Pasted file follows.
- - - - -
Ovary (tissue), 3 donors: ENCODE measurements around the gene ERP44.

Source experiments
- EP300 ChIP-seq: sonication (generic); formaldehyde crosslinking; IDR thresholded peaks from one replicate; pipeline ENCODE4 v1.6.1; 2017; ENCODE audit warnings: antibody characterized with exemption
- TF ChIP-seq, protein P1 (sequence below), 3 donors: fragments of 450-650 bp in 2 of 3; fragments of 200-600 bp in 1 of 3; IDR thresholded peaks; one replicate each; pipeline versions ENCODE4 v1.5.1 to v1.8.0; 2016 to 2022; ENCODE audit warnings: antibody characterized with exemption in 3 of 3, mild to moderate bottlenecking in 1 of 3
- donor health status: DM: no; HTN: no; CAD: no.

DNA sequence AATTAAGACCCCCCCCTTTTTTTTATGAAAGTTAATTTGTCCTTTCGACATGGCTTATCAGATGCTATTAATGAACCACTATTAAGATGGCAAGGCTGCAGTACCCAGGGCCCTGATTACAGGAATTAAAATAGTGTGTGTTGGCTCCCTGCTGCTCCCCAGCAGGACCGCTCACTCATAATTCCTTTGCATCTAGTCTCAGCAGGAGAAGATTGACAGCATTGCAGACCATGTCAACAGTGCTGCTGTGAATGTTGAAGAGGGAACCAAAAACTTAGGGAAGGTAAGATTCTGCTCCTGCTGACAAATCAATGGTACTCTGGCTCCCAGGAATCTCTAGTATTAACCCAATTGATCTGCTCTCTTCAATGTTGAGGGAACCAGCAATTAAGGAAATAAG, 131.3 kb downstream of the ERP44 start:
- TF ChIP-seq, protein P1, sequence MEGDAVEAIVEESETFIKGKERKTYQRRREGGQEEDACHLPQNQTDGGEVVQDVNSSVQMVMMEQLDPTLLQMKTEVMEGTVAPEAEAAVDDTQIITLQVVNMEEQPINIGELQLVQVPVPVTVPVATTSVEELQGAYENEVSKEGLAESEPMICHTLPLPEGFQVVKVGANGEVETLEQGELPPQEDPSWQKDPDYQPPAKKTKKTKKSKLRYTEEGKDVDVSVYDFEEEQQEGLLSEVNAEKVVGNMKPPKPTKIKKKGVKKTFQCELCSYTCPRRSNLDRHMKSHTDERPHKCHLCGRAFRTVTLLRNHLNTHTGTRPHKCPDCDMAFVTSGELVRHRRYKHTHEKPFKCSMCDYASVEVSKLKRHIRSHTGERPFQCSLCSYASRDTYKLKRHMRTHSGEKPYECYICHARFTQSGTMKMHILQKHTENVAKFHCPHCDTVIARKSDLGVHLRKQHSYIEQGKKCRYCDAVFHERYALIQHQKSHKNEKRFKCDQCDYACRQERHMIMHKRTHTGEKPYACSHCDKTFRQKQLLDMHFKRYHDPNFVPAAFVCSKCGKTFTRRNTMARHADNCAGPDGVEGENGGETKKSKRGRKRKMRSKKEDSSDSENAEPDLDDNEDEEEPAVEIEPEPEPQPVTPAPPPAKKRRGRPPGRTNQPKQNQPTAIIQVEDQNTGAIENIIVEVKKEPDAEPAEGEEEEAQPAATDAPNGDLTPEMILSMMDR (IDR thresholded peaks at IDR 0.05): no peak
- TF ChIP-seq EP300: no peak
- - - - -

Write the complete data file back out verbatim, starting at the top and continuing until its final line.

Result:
Ovary (tissue), 3 donors: ENCODE measurements around the gene ERP44.

Source experiments
- EP300 ChIP-seq: sonication (generic); formaldehyde crosslinking; IDR thresholded peaks from one replicate; pipeline ENCODE4 v1.6.1; 2017; ENCODE audit warnings: antibody characterized with exemption
- TF ChIP-seq, protein P1 (sequence below), 3 donors: fragments of 450-650 bp in 2 of 3; fragments of 200-600 bp in 1 of 3; IDR thresholded peaks; one replicate each; pipeline versions ENCODE4 v1.5.1 to v1.8.0; 2016 to 2022; ENCODE audit warnings: antibody characterized with exemption in 3 of 3, mild to moderate bottlenecking in 1 of 3
- donor health status: DM: no; HTN: no; CAD: no.

DNA sequence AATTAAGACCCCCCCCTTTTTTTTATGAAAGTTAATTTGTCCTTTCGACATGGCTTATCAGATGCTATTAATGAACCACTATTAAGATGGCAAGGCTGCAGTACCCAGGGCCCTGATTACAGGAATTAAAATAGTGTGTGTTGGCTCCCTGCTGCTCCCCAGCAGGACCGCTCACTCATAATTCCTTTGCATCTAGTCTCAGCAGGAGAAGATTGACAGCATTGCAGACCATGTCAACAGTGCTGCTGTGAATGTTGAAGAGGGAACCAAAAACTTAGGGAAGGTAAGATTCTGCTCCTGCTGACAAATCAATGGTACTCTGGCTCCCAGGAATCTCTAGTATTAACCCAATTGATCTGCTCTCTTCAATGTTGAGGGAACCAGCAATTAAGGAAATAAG, 131.3 kb downstream of the ERP44 start:
- TF ChIP-seq, protein P1, sequence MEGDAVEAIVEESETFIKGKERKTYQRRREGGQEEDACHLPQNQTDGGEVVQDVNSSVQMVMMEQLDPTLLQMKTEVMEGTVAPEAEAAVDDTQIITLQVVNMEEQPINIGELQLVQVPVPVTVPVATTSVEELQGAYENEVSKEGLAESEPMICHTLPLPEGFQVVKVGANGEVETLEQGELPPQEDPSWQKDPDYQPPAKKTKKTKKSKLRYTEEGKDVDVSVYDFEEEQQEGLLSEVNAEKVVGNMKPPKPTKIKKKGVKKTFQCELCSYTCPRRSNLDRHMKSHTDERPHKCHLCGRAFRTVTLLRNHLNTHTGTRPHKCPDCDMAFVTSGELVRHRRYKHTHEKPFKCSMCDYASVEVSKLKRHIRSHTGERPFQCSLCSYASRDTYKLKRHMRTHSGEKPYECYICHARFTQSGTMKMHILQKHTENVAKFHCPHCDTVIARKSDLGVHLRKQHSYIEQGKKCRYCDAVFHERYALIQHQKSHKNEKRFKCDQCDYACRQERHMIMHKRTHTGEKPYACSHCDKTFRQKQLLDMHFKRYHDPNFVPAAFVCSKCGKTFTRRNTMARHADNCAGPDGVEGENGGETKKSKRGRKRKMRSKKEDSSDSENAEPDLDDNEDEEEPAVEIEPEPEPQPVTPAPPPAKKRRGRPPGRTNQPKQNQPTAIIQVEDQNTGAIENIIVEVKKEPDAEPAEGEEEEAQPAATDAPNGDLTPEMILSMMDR (IDR thresholded peaks at IDR 0.05): no peak
- TF ChIP-seq EP300: no peak